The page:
Children need a parent at home during their first year at school, says Coromandel sole parent Cindy Alger.

The 44-year-old mother of three and book illustrator knows from experience that children are more likely to come home because of sickness and other issues during their "transition" to school.

"Often schools do things like finish at 2pm. How does a working parent get around that?

"For that first year you have got to be there if they are having problems at school."


Every sole parent interviewed for this series either does paid work or wants to do it. But their stories point to some of the barriers they face.

Dunedin solo mum Louise Rewi, 38, says it is hard to find a suitable job.

"If I could get a job that's within the school hours, that's fine. But there's some that can't," she says. "I would rather work than stay at home and do nothing while the kids are at school."

Thames mother Cheryl Hemara, whose children are aged 10, 9 and 7, is required to look for part-time work under current policy but has found only casual work housekeeping, cleaning and doing odd jobs.

"At the moment I'm looking for a job," she says. "It's pretty hard for me. You need qualifications."

Her 7-year-old son is a chronic asthmatic.

"He doesn't have fulltime days at school," Ms Hemara says. "I have to put him on a nebuliser machine now and again. If I went to work I wouldn't be able to do that."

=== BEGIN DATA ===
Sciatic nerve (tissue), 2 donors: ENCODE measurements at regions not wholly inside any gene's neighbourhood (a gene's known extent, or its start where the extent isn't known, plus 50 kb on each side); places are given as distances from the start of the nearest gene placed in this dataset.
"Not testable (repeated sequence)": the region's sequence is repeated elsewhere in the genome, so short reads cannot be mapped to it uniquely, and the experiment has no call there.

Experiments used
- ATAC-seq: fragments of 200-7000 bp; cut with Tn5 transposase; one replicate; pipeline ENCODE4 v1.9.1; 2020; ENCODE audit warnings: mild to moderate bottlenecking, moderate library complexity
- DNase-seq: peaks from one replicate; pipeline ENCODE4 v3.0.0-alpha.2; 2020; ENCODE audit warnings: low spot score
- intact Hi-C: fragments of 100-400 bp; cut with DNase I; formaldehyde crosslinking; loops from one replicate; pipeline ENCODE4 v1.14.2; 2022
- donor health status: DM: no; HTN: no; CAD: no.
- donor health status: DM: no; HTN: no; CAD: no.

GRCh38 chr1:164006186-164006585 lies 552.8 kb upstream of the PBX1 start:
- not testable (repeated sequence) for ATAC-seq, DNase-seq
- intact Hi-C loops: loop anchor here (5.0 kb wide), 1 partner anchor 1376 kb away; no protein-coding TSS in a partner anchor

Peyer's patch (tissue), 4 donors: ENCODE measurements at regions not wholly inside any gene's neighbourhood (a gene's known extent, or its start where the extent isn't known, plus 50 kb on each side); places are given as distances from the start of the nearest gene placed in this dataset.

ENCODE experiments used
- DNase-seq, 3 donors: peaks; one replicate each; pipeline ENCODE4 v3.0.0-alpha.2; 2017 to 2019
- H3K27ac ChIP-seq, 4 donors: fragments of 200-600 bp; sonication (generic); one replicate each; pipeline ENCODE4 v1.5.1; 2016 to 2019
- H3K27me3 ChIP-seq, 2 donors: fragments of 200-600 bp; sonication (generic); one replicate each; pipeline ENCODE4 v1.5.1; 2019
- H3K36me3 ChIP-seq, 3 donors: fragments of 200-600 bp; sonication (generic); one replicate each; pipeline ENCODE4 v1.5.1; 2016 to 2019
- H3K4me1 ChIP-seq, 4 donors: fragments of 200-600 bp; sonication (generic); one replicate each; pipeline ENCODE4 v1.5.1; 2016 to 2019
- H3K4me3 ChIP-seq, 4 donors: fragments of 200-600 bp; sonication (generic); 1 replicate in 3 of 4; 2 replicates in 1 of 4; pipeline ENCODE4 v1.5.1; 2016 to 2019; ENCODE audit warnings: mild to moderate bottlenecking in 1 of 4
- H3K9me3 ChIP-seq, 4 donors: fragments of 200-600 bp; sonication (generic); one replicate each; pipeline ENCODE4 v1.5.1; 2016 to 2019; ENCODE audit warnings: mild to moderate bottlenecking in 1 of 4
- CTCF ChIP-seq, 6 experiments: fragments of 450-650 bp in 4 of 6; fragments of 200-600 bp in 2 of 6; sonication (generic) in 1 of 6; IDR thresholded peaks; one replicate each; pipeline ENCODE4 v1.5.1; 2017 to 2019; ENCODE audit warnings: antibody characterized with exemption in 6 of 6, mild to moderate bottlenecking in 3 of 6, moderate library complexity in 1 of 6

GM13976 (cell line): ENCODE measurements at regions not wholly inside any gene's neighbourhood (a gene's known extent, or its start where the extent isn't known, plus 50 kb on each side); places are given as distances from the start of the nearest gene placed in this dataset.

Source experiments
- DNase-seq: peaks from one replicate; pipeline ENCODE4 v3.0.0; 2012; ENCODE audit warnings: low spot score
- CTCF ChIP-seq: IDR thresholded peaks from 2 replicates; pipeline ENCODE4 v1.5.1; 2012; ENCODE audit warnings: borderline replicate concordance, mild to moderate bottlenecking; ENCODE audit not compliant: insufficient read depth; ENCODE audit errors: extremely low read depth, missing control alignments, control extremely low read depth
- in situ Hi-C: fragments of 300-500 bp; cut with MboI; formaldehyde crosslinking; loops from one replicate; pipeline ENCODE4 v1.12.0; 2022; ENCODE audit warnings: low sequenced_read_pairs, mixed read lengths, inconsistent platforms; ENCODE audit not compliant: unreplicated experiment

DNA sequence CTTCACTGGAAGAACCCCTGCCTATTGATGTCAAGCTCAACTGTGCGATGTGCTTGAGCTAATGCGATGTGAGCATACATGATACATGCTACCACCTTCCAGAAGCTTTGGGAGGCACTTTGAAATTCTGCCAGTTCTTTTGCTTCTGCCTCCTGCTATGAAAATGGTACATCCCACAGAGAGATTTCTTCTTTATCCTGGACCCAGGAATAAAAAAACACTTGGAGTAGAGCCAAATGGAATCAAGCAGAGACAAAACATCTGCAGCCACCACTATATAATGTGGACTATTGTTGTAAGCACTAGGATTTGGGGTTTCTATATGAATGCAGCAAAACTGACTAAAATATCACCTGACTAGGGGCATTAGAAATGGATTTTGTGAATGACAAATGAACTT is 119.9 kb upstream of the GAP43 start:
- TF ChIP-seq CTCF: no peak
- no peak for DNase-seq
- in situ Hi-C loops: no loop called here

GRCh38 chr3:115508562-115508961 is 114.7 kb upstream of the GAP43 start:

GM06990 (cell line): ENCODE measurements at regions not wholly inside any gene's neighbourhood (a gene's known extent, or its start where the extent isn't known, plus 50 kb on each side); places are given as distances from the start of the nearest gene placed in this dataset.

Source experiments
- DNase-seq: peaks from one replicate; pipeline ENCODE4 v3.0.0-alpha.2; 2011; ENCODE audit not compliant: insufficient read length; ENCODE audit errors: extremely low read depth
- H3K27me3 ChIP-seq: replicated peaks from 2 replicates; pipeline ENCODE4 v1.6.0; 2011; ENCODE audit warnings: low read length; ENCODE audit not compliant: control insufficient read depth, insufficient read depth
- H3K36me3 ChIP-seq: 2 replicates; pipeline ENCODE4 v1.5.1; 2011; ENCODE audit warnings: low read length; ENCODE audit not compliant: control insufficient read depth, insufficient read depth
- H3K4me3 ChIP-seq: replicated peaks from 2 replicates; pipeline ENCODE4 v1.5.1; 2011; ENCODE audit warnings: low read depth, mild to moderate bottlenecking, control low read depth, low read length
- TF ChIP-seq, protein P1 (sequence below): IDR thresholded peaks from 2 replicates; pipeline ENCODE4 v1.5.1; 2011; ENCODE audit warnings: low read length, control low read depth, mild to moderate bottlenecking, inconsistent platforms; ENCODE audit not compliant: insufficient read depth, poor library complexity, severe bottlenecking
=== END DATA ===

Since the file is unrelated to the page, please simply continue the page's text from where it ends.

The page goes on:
In Papatoetoe, Marea Te Tai, 18, is also looking for work although her daughter has just turned 2. Her mother works in a daycare centre so she can look after the toddler.


"I don't like the thought of living off the Government," she says. "I'm looking for work now but it's really hard to get work. A lot of jobs are looking for people with a lot of qualifications and they are not willing to train people."

In Rotorua, Cairo Walker, 25, works as a cleaner but says she is worse off after paying a neighbour to look after her 5-year-old son and buying petrol.

"I've just finished a five-hour day, as I can only do those hours with kids, for less than $100. At the end of the day I get less than I would if I sat at home on my bottom," she says.

She earns $20 an hour before tax but the work is casual. "I might not have work for the next two weeks."

It works out at an average of less than 20 hours a week, so she does not get the $60-a-week in-work tax credit that is supposed to make paid work worthwhile.

Instead, she loses 30c off her domestic purposes benefit for every dollar she earns up to $100 a week and 70c out of every dollar above $200, as well as paying tax and ACC levies of 12.5c in the dollar up to $270 a week and 19.5c above that.

"As soon as I declare my hours, I'm left with my $82 child support basically and that's it," she says. "It's ridiculous. It's really disheartening, it makes you feel like being dishonest."

Despite the system, she works "because I can't sit still and do nothing".

"If I could get a fulltime job I'd be rapt," she says.